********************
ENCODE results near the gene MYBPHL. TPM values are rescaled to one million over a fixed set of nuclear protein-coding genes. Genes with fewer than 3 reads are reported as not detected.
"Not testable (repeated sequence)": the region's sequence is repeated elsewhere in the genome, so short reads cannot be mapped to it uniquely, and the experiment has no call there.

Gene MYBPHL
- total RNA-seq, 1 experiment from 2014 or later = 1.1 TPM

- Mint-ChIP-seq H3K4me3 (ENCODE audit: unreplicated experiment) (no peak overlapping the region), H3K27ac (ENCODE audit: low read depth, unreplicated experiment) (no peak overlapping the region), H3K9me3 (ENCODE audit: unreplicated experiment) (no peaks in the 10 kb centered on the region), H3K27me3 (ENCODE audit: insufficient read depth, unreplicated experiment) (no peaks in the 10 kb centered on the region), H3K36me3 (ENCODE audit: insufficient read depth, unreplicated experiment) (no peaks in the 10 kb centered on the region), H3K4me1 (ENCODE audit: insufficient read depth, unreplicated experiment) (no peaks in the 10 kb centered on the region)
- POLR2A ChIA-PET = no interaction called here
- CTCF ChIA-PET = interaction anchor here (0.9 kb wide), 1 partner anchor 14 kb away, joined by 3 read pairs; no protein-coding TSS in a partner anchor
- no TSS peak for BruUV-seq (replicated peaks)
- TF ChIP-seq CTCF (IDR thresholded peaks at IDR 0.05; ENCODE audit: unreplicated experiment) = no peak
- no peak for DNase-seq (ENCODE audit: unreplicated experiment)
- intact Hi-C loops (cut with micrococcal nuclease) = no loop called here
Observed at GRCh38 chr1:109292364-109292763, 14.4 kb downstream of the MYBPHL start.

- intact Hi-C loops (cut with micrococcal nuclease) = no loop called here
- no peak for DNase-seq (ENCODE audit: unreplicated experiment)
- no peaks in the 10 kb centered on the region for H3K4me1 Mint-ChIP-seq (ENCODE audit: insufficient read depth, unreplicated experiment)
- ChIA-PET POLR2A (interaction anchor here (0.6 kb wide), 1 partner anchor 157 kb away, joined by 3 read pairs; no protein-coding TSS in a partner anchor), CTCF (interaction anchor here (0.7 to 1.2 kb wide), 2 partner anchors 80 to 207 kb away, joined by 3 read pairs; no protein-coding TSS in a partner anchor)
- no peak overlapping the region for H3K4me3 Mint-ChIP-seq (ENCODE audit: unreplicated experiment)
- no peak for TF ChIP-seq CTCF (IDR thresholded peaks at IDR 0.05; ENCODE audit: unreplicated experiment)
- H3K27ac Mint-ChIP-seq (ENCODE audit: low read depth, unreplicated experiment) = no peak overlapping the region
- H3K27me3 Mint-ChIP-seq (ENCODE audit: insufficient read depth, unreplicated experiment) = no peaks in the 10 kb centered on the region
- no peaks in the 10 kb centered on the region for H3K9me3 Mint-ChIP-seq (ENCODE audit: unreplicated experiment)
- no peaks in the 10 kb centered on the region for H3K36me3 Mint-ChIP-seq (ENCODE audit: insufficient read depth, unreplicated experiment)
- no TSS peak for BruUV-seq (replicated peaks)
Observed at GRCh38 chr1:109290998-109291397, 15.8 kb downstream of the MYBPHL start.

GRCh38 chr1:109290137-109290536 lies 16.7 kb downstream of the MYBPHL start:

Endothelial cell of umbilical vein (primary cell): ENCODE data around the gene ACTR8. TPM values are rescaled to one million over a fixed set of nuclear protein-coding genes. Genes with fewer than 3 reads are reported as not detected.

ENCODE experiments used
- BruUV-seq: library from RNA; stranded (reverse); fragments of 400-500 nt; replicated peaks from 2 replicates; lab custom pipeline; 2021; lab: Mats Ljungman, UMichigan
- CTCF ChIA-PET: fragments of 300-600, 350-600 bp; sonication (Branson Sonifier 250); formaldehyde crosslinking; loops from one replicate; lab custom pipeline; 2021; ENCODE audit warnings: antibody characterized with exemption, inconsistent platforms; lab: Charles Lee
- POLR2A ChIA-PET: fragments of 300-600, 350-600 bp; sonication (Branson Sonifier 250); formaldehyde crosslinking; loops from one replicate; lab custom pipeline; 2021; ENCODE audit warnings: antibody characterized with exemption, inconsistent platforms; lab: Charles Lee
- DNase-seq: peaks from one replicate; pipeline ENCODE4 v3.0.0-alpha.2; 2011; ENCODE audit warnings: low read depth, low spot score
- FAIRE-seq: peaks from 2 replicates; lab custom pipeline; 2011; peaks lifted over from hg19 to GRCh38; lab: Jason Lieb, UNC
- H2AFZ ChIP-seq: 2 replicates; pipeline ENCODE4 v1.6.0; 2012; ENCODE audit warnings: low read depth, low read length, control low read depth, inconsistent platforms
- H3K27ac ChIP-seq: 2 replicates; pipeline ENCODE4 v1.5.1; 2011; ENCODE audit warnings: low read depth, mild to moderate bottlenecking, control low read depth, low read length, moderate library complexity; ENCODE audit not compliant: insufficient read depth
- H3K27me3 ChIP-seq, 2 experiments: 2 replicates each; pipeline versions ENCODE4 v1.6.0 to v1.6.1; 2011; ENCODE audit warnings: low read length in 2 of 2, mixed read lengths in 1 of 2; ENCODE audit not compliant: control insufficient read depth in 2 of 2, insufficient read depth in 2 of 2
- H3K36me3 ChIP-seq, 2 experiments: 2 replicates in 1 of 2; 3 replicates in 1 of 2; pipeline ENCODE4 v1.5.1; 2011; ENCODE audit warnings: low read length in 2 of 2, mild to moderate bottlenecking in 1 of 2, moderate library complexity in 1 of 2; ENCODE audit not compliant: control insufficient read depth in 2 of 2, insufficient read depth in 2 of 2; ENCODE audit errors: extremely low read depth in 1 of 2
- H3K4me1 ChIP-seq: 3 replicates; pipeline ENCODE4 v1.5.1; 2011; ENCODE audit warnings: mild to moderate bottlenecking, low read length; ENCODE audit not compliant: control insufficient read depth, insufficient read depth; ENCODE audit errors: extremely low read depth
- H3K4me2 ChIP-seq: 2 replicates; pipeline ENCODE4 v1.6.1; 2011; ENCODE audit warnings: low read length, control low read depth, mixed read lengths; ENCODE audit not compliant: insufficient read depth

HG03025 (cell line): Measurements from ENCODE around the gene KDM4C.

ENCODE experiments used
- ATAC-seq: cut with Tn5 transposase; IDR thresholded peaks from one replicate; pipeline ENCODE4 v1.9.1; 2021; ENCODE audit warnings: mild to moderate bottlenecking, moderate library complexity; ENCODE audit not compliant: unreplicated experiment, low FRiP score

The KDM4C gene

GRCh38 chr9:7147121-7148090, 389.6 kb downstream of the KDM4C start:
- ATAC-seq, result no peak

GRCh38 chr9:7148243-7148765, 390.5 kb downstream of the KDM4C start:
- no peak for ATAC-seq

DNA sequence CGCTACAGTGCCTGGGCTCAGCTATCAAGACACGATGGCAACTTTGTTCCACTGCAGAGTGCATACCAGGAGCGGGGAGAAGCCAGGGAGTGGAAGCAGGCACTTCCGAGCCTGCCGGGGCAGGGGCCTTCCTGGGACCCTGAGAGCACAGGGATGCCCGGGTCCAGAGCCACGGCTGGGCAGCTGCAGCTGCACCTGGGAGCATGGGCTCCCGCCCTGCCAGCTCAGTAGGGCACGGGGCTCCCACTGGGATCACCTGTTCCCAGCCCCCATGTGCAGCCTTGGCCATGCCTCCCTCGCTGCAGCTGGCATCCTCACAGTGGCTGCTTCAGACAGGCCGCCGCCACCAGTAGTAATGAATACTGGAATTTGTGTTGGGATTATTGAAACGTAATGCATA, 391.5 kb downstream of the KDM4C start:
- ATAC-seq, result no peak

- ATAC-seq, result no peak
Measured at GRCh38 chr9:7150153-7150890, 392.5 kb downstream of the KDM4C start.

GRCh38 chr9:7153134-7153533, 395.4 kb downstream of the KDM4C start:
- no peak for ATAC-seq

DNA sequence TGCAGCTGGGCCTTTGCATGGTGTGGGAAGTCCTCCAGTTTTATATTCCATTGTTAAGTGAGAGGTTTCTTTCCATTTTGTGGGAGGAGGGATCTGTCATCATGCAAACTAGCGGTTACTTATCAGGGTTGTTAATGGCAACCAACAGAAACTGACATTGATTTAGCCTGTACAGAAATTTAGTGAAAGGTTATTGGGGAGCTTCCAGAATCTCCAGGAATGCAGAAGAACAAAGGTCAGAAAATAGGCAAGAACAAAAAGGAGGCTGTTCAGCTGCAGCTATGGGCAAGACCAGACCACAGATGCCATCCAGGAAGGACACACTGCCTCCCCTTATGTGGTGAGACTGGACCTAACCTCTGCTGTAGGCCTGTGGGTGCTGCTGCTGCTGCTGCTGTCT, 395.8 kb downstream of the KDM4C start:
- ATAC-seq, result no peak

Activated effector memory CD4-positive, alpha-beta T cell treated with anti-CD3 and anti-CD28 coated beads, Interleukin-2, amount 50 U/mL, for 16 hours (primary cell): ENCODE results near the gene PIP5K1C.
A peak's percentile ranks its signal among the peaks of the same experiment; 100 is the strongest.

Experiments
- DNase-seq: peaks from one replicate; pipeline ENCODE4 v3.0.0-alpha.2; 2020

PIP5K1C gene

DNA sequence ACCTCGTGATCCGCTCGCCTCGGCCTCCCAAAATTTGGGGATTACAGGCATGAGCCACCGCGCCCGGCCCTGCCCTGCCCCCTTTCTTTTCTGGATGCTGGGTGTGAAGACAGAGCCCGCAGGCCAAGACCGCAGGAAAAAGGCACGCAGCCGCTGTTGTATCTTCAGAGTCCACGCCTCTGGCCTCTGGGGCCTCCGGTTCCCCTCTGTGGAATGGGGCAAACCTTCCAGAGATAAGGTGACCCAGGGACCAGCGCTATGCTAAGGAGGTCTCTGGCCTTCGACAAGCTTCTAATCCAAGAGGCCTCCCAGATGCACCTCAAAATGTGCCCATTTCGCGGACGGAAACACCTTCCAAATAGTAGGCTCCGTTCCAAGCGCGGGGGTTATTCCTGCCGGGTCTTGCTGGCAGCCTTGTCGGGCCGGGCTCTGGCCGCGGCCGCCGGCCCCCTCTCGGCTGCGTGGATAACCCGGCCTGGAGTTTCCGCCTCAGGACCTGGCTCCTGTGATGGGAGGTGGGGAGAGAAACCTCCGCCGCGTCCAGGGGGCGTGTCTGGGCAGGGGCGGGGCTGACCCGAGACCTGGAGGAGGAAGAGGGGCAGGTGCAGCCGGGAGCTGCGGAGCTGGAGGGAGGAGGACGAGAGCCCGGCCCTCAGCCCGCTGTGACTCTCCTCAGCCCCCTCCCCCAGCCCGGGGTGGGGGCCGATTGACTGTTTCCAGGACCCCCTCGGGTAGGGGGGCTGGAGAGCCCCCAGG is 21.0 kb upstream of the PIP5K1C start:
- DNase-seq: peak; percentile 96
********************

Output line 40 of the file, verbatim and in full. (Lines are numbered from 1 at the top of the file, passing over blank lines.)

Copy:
ENCODE experiments used